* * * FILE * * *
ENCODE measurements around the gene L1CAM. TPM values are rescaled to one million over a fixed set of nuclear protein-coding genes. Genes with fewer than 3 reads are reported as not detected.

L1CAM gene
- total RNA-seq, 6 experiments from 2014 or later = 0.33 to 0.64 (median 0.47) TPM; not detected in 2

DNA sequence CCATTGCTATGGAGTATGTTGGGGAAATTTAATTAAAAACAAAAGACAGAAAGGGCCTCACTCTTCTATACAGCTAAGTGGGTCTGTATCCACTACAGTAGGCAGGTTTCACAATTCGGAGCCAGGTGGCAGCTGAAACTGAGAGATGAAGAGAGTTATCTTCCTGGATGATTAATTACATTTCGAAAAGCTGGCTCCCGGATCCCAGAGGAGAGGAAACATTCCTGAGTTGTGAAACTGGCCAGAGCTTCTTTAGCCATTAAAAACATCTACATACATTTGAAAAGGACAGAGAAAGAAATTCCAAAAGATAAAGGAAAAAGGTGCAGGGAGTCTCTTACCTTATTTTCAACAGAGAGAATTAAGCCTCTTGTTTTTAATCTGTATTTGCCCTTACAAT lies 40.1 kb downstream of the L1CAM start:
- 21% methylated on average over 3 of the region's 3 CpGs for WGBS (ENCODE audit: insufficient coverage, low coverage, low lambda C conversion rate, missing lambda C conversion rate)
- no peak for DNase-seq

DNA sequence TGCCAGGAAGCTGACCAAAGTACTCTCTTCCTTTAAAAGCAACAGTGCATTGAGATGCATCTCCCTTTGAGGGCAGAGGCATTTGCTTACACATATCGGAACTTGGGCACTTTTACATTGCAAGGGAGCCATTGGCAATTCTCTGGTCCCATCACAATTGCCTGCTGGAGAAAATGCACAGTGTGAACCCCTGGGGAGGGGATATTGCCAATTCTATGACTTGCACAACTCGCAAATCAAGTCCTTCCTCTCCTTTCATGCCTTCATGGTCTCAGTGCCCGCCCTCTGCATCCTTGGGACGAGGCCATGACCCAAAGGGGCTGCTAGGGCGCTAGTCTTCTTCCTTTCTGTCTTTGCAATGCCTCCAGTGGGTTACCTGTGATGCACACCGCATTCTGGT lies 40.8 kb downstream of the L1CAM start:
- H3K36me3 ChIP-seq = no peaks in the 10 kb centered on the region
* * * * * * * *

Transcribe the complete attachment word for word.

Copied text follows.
ENCODE measurements around the gene L1CAM. TPM values are rescaled to one million over a fixed set of nuclear protein-coding genes. Genes with fewer than 3 reads are reported as not detected.

L1CAM gene
- total RNA-seq, 6 experiments from 2014 or later = 0.33 to 0.64 (median 0.47) TPM; not detected in 2

DNA sequence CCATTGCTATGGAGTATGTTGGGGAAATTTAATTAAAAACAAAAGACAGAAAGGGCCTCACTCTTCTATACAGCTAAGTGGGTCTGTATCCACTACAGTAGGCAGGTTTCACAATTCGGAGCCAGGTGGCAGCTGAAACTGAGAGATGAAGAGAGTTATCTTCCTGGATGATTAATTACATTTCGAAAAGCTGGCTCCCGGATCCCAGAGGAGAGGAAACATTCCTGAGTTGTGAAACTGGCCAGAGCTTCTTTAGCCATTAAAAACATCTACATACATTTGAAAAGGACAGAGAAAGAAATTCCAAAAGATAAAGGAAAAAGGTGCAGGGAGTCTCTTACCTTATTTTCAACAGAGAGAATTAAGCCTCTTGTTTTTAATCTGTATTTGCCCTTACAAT lies 40.1 kb downstream of the L1CAM start:
- 21% methylated on average over 3 of the region's 3 CpGs for WGBS (ENCODE audit: insufficient coverage, low coverage, low lambda C conversion rate, missing lambda C conversion rate)
- no peak for DNase-seq

DNA sequence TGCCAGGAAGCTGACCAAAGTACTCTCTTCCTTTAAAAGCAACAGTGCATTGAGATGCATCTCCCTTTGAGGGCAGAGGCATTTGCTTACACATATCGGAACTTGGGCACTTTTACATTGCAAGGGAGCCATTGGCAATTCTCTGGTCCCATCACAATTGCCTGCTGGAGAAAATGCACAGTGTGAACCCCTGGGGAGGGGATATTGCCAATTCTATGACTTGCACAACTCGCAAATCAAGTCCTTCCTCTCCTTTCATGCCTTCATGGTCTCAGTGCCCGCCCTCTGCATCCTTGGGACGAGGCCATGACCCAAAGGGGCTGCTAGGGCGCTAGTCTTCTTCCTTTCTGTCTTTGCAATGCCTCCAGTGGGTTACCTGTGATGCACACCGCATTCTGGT lies 40.8 kb downstream of the L1CAM start:
- H3K36me3 ChIP-seq = no peaks in the 10 kb centered on the region